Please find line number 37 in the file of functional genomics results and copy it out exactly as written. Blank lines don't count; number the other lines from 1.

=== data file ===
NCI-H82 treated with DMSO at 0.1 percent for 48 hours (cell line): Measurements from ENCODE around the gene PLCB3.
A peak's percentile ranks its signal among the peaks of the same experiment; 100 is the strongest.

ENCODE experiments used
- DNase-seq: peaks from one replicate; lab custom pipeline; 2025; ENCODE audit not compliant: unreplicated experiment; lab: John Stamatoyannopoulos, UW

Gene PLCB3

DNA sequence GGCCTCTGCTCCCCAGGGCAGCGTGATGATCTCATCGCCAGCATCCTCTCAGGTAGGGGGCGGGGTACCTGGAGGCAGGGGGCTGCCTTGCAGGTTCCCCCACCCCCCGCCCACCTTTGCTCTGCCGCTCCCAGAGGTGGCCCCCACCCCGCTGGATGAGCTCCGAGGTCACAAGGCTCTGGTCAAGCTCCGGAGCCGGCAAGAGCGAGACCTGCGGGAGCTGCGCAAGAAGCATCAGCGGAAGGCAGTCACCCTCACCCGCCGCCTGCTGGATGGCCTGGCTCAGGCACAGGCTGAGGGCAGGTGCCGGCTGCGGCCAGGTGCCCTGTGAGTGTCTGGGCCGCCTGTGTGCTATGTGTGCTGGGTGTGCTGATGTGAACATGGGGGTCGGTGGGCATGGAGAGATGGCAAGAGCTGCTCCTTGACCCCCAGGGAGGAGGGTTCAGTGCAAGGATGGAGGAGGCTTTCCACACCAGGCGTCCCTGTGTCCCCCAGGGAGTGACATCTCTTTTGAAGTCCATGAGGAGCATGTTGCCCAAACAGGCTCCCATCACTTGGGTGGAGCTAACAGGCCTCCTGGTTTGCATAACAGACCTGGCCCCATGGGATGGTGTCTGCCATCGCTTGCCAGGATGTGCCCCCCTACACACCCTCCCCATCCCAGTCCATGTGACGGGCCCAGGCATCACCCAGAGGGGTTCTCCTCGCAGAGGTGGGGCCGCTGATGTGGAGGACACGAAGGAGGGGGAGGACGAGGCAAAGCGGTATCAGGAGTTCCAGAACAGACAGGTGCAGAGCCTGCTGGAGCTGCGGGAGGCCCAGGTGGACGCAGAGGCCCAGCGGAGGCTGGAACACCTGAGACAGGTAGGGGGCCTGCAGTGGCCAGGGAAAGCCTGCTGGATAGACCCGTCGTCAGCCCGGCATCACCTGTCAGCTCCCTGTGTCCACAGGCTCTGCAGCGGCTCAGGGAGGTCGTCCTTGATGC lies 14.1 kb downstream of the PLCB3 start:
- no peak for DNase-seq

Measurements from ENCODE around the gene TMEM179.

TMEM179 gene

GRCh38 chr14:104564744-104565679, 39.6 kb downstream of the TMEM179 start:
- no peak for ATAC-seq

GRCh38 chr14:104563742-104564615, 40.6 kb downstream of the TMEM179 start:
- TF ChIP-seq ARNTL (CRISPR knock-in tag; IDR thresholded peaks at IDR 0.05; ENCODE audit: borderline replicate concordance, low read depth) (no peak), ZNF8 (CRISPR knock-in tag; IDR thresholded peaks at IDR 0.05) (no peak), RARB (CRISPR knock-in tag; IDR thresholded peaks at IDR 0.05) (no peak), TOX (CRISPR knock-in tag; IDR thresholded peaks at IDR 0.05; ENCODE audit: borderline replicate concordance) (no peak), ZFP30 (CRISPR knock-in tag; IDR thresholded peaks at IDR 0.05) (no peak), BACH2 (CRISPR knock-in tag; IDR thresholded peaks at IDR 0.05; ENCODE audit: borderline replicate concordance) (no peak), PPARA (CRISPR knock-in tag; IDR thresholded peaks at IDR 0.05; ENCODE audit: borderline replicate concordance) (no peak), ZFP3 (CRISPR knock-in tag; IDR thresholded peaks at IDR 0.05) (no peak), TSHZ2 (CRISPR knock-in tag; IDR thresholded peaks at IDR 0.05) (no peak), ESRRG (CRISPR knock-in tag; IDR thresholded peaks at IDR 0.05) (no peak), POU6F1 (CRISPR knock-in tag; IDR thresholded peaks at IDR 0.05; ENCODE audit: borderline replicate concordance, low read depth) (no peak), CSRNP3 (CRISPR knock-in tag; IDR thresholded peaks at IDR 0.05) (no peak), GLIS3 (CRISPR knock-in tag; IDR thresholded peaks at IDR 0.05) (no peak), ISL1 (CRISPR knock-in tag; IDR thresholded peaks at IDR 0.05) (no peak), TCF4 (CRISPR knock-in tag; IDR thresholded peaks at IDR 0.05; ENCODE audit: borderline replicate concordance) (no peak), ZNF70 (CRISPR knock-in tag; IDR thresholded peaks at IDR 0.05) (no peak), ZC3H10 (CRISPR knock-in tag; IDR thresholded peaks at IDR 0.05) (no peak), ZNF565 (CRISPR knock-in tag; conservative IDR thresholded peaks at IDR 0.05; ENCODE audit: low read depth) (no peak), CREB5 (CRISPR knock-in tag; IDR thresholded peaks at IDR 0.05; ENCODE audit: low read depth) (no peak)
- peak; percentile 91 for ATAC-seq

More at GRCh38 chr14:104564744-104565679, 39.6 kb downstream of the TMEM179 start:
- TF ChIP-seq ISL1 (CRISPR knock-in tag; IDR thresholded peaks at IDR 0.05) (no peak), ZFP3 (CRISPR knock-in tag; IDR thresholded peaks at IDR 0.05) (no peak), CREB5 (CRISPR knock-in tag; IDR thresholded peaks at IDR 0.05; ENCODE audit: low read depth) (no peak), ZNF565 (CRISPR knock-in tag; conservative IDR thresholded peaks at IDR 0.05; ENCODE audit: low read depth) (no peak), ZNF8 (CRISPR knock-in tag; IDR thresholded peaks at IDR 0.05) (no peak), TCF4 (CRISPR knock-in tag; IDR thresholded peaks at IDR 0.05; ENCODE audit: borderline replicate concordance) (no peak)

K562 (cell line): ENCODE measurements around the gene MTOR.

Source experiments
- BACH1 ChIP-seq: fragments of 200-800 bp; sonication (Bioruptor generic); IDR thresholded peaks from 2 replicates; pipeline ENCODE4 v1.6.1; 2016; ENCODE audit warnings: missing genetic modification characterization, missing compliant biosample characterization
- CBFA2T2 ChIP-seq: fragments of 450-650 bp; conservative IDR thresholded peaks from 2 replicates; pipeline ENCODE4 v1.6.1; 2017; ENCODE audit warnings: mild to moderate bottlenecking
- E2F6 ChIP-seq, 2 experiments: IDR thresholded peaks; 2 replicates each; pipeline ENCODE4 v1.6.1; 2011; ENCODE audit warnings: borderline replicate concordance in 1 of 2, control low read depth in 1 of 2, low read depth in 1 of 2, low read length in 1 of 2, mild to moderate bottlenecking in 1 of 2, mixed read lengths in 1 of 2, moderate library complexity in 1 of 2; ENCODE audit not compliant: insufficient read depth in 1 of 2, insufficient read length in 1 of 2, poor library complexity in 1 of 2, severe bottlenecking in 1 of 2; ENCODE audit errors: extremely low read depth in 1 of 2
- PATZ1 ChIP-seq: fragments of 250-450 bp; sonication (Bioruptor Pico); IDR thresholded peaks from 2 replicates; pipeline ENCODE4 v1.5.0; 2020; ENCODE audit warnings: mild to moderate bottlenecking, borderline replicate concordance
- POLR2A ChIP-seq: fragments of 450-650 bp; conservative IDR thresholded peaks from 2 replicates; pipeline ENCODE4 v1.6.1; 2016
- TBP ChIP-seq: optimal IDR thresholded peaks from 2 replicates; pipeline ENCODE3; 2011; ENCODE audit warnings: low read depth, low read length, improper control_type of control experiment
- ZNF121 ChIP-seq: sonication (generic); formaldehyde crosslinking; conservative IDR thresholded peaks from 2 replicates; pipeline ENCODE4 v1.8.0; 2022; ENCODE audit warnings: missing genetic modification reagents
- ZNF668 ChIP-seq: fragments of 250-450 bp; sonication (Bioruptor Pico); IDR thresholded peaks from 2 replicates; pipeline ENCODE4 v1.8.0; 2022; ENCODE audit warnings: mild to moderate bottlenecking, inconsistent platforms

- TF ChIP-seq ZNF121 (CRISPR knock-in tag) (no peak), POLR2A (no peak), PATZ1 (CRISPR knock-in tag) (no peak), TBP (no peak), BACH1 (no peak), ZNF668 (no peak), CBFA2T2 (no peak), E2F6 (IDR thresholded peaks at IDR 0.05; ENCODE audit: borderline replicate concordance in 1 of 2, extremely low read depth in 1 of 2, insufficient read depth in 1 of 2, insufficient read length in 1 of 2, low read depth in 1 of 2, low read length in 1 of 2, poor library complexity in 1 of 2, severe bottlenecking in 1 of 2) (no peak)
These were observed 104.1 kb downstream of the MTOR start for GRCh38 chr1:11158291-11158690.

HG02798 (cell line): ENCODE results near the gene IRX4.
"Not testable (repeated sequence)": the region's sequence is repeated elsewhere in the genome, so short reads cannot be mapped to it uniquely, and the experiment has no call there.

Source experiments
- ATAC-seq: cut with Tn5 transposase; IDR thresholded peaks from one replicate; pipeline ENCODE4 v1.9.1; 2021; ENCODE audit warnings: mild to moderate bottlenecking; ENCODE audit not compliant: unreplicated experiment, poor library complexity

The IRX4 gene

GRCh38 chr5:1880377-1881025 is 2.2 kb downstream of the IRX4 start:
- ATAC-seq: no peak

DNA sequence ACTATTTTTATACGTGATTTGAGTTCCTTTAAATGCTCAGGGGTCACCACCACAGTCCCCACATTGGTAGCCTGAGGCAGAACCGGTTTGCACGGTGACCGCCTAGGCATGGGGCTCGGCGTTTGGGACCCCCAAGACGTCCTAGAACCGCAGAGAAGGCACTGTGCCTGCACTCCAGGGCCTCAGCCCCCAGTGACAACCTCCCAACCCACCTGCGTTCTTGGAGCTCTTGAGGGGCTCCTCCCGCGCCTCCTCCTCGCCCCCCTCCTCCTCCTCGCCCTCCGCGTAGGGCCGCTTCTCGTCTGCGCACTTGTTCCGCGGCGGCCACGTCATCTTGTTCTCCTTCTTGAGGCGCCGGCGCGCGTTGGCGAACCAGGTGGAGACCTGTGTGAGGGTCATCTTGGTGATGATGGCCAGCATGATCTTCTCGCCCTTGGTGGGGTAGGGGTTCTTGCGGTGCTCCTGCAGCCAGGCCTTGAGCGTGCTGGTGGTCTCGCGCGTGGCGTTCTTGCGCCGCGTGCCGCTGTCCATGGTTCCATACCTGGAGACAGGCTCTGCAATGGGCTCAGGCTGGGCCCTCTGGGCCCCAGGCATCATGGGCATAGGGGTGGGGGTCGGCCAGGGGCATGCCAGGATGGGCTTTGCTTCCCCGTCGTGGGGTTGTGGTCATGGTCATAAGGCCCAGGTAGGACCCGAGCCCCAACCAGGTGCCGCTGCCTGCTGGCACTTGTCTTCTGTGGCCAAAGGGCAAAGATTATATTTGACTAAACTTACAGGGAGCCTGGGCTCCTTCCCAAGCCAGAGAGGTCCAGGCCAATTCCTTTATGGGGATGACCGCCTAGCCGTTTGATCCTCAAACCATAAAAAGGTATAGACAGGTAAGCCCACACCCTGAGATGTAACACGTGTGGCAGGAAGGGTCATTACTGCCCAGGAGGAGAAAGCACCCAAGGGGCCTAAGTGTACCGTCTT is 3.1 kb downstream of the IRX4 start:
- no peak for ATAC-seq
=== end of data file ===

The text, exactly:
- no peak for ATAC-seq